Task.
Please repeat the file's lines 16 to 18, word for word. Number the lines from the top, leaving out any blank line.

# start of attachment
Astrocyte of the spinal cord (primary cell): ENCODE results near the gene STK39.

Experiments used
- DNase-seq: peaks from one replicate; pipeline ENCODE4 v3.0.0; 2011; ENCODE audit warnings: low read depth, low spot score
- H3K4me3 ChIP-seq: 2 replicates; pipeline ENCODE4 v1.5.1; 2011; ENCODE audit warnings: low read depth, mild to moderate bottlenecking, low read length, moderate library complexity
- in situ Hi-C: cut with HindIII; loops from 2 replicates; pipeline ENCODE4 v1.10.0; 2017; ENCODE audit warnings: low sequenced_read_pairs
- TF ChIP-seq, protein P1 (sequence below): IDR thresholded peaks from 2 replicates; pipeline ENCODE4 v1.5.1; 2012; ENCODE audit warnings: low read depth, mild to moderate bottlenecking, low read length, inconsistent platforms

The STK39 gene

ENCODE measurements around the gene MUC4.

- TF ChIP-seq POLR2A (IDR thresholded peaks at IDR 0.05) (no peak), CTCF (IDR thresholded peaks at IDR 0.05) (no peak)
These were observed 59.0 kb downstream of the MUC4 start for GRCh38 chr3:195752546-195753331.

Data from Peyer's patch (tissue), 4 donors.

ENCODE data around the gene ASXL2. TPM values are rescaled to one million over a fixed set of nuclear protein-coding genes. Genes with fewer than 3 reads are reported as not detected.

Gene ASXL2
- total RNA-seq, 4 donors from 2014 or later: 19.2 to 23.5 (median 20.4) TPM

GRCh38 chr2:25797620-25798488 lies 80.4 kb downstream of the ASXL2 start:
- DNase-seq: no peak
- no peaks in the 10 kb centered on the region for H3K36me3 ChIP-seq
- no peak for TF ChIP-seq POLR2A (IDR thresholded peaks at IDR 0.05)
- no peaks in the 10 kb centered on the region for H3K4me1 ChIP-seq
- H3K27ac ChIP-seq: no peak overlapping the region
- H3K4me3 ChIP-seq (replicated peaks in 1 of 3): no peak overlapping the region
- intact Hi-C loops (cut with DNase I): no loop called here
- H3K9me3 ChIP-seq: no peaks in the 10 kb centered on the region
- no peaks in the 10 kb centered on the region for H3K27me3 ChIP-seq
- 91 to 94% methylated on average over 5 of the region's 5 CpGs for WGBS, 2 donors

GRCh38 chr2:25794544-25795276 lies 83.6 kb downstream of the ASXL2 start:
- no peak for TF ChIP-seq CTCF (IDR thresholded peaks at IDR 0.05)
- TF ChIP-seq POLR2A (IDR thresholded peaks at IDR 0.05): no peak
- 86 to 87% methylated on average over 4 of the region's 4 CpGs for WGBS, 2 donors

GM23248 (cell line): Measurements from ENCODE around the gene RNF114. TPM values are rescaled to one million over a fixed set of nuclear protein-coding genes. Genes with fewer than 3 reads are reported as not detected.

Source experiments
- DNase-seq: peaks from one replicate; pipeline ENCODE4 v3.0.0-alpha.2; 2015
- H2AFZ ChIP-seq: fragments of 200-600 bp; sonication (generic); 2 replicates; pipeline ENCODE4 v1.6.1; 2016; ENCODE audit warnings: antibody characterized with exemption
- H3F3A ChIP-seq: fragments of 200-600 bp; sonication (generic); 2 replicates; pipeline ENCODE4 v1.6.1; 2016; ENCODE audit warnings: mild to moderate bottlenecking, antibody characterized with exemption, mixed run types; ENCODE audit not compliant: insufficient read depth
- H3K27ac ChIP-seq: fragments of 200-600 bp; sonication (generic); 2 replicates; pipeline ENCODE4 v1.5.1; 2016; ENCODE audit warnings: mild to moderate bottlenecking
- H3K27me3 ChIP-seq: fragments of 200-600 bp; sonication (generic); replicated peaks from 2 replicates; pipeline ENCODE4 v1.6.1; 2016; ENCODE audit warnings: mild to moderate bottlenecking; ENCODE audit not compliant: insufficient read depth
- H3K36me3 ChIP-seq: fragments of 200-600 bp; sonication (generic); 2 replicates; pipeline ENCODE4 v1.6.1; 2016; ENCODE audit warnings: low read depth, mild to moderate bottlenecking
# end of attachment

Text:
- DNase-seq: no peak
- no peaks in the 10 kb centered on the region for H3K36me3 ChIP-seq
- no peak for TF ChIP-seq POLR2A (IDR thresholded peaks at IDR 0.05)